Another new Malaysia’s book of record. 732 Santa Claus & Santarina joined Christmas treasure hunt at Spritzer Eco Park. Well done to the organiser who helped to promote Taiping, our own heritage city. 🎄🎄
So many mishaps have befallen the inexperienced mountaineers whose desire to pick an edelweiss has driven them up to the top, that many imagine that this flower only grows on impossible mountain peaks.
In actual fact, the edelweiss grows wherever the soil is calcareous at an altitude of more than 1,500 metres, and it can also be found at a lower altitude in the valleys. In certain areas at more than 2,000 metres which are rarely visited by man, it is possible to find these flowers growing in open spaces among the grass.
In easily reached places, however this flower has been almost completely destroyed by excessive gathering. This is why edelweiss now only inhabits the almost inaccessible and dangerous parts of the mountain.
This plant can be cultivated in rock gardens and given ideal conditions it will produce a very large corolla. It also grows in open country but here its petals tend to lose their hairy protection and assume a greenish colour.
Since ancient times man has exploited the forces of nature in an effort to obtain from them the greatest possible aid from his work. One of these forces is the wind; caught in the sails of a boat or used for turning the sails of a windmill, it is the workman’s oldest tool and a help to human labours.
Today the country famous throughout the world for its windmills is Holland, a flat windy country whose people have the reputation of being among the most industrious and enterprising in the world.
For many centuries the characteristic towers of the windmills have made the countryside of the Low Countries quite unmistakable. These windmills have varying forms; rounded and slightly conical, prismatic, pretty, decorative and unadorned. All of them however are positioned so as to receive the greatest force of the wind; the sails, which a breath of air will put in motion, rise over them all.
In Holland, windmills are used more for lifting water than for milling grain. In order to drain the land, they are used to pass water from one canal to another and it is in this way that a country which has always been at war with water manages to maintain hydraulic balance.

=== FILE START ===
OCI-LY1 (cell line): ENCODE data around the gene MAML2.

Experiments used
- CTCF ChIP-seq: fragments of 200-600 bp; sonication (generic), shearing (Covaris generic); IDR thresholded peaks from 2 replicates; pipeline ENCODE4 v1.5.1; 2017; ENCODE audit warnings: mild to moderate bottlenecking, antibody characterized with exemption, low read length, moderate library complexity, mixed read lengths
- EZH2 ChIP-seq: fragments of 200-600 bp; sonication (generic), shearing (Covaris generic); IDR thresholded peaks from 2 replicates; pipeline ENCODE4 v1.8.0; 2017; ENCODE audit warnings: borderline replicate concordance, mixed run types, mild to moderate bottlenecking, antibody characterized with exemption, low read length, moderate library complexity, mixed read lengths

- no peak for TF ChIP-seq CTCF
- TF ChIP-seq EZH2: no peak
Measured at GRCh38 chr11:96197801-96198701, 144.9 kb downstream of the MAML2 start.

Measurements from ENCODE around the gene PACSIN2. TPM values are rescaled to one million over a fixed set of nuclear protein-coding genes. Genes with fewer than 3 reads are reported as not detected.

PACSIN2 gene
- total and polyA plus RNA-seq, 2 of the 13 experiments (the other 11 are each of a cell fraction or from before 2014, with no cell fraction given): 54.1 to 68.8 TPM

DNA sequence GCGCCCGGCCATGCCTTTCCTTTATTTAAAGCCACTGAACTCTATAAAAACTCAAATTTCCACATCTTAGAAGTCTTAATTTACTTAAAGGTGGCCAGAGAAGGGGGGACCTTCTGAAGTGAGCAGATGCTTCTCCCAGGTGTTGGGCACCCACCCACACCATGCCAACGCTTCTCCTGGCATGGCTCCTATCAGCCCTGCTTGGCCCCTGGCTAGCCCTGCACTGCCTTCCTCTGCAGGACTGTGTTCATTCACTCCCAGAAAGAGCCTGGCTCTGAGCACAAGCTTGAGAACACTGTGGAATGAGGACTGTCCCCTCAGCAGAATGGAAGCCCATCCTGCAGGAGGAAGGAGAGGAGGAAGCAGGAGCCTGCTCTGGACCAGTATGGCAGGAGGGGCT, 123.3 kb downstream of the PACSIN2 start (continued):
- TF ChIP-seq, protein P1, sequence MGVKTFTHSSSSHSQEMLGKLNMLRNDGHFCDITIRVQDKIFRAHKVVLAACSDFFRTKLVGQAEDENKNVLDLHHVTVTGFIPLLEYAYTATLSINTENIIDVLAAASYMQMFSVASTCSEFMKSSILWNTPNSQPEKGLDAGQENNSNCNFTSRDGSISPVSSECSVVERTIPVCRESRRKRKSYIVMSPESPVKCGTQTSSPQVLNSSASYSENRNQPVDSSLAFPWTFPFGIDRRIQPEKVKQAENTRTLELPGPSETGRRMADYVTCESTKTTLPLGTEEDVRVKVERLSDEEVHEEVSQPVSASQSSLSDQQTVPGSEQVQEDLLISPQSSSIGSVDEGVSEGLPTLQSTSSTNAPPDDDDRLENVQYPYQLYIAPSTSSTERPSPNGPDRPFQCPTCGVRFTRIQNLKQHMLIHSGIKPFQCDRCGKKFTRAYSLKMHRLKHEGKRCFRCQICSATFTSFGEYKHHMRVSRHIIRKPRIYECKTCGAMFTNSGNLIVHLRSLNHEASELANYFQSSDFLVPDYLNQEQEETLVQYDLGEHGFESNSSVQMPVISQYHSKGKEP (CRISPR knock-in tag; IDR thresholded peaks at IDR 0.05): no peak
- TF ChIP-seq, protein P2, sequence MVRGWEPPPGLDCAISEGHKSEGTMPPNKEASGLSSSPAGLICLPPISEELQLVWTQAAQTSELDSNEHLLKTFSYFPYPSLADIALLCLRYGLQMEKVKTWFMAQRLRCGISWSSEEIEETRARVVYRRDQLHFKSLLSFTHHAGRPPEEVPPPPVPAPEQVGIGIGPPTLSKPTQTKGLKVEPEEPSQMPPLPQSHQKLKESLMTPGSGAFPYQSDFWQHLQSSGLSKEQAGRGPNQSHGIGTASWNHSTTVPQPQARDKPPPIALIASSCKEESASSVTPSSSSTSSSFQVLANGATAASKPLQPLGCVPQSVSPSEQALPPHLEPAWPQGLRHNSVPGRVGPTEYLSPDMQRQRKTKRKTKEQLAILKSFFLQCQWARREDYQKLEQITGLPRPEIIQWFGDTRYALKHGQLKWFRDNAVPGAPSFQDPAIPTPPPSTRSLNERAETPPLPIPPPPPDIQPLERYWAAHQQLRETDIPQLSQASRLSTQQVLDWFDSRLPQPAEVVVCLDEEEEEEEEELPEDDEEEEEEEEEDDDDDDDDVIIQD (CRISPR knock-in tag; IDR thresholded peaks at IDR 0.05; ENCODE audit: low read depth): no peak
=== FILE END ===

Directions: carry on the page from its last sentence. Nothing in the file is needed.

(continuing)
The celebrated grottoes of Postojna are situated in a karst field in western Slovenia. Tortuous galleries caves, magnificent rooms richly decorated with stalagmites and stalagtites stretch for nearly thirty kilometres. The river Pivka flows in one of the most fantastic subterranean beds in the world.
The grottoes of Postojna have been famous since 1213 engraved in one wall you can read the signatures of people who visited the grottoes as long ago as 1250. But the caves were unknown in modern times until 1818.
Today, tourists can visit the caves in a small electrified railway. Among the most celebrated are the Concert Hall, the Ballroom and the Paradise Grotto.
But they do not seem to be looking for food as they jump about. Their bodies are about 20 centimetres long and the tail which ends in a tuft in some 25 centimetres. The front limbs are extremely short while the hind pair are about six times as long. They are very funny to watch as they hop about on their long hind legs that look like those of kangaroos.
Desert rats live in burrows which they dig with their nails and teeth. They are shy animals and this together with their agility, make them difficult to catch. They live quite well in captivity however and extremely clean in their habits. They have a sand coloured coat, as most desert-dwelling animals have.
The cheetah is about the same size as leopard but its body is much more slender. It has long legs with powerful bared claws, for unlike other cats, it has no sheaths for retracting its claws. Its coat is a crisp, coarse, sandy yellow fur with black spots. It is a fierce animal but it will never attack people. In fact, if it is captured while still a cub, it can be domesticated and even kept as a pet. It is not bred in captivity.
The cheetah is one of the swiftest land animals and can reach speeds between 104 and 112 kilometres an hour. It hunts alone or in small groups, stalking its prey usually antelopes and then running it down. Speedy as it is, the antelope cannot escape.
Antelopes are a large group of grass-eating animals who live in the savanna where they can find plenty of food. They vary in size, in the shape of their horns and in the color of their coats. One of the smallest of the antelope family is the dik-dik which stands only 30 centimetres high at the shoulders. Like other members of the antelope family the dik-dik lives in large herds.
When antelopes are not feeding they trot along in single file following the oldest male who acts as leader. Their ears and nostrils are always straining for the slightest sound of danger because they know that their chances of escape will be much greater the sooner they find out there is an enemy near.